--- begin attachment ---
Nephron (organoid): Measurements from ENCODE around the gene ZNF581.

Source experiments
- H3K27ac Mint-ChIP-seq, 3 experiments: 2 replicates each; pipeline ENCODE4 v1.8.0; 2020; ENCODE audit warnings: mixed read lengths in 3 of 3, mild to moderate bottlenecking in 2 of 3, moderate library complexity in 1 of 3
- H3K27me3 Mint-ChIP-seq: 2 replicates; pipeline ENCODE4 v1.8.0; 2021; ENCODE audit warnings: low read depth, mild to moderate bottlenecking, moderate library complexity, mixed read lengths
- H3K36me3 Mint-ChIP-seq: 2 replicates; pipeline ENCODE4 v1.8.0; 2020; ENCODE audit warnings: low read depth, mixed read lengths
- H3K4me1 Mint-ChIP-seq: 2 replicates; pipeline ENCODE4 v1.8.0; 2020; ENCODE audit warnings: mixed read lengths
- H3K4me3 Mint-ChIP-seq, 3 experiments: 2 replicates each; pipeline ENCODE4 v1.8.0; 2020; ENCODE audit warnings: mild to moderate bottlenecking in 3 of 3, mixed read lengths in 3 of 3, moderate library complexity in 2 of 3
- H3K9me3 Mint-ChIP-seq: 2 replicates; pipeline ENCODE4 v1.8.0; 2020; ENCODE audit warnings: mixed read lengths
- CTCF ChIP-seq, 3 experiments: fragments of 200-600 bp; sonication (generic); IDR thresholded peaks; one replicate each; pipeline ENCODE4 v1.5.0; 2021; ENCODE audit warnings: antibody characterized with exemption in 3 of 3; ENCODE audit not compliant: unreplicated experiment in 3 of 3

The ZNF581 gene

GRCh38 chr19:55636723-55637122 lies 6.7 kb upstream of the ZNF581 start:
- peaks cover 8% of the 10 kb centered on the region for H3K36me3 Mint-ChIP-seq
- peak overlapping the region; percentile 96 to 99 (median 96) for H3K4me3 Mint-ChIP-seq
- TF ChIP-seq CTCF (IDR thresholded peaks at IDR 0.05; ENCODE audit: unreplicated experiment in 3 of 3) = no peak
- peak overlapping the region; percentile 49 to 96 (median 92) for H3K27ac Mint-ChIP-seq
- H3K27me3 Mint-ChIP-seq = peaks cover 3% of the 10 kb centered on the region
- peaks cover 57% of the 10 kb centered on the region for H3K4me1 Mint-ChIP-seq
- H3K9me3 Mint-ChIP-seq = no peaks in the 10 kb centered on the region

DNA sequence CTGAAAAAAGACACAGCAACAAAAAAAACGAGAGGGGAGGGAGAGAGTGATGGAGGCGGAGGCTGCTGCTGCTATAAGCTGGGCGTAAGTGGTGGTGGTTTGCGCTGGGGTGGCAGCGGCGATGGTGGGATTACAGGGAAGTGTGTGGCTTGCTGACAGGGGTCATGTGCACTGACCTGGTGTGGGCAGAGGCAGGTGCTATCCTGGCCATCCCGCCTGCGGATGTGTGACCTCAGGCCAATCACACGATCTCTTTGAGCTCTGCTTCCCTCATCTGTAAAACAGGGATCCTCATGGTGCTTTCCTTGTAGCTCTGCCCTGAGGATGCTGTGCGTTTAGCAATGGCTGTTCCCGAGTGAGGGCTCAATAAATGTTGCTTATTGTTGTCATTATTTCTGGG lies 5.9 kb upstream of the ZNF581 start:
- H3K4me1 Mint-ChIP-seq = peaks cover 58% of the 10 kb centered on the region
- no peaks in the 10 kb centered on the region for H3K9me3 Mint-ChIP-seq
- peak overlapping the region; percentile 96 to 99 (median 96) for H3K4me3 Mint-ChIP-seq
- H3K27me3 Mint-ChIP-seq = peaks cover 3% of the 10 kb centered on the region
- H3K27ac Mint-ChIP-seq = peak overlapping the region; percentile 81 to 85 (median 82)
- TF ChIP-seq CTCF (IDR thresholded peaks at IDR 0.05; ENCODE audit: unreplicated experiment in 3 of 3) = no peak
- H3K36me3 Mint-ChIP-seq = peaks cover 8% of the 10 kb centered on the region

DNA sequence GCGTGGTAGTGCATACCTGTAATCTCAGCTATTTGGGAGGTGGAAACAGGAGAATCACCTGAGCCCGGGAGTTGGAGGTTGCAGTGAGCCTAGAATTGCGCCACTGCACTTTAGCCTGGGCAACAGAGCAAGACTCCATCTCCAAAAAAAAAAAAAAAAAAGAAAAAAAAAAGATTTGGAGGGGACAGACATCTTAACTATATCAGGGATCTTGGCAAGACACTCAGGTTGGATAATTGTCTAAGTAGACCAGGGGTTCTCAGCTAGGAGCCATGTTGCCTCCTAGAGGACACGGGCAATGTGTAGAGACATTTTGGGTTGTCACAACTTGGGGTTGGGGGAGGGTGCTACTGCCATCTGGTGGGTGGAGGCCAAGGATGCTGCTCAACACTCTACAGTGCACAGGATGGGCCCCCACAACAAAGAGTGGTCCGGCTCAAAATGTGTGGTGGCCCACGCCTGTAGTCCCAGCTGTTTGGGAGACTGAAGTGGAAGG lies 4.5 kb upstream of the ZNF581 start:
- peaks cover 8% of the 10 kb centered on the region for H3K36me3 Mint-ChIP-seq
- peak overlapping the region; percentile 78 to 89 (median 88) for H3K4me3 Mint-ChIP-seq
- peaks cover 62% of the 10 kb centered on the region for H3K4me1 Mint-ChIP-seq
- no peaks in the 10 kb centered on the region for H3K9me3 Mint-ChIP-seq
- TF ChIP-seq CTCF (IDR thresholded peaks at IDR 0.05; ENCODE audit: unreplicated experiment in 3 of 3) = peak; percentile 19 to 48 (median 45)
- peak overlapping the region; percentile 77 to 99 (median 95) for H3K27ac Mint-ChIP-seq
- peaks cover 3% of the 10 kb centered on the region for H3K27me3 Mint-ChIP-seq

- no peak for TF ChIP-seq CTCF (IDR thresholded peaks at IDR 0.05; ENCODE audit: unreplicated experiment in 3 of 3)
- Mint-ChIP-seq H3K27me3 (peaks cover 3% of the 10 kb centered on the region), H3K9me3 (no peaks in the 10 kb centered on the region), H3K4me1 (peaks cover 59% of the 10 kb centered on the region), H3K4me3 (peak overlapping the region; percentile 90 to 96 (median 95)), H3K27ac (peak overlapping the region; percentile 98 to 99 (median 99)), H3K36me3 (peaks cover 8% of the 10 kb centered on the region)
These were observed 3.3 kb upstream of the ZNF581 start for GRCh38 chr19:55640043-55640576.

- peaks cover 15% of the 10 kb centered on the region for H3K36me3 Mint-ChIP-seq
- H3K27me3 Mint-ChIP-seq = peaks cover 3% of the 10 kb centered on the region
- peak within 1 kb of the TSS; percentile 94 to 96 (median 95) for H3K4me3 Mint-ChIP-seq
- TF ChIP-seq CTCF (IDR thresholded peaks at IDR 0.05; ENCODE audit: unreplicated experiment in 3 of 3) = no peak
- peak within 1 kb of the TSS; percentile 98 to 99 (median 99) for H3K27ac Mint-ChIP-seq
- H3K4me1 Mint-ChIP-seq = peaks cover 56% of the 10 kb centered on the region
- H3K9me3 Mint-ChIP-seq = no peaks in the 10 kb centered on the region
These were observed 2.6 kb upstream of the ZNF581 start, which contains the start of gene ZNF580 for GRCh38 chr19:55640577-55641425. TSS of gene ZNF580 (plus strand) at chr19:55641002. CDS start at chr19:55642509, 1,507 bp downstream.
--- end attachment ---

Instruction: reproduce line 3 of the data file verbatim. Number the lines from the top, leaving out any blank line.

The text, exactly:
- H3K27ac Mint-ChIP-seq, 3 experiments: 2 replicates each; pipeline ENCODE4 v1.8.0; 2020; ENCODE audit warnings: mixed read lengths in 3 of 3, mild to moderate bottlenecking in 2 of 3, moderate library complexity in 1 of 3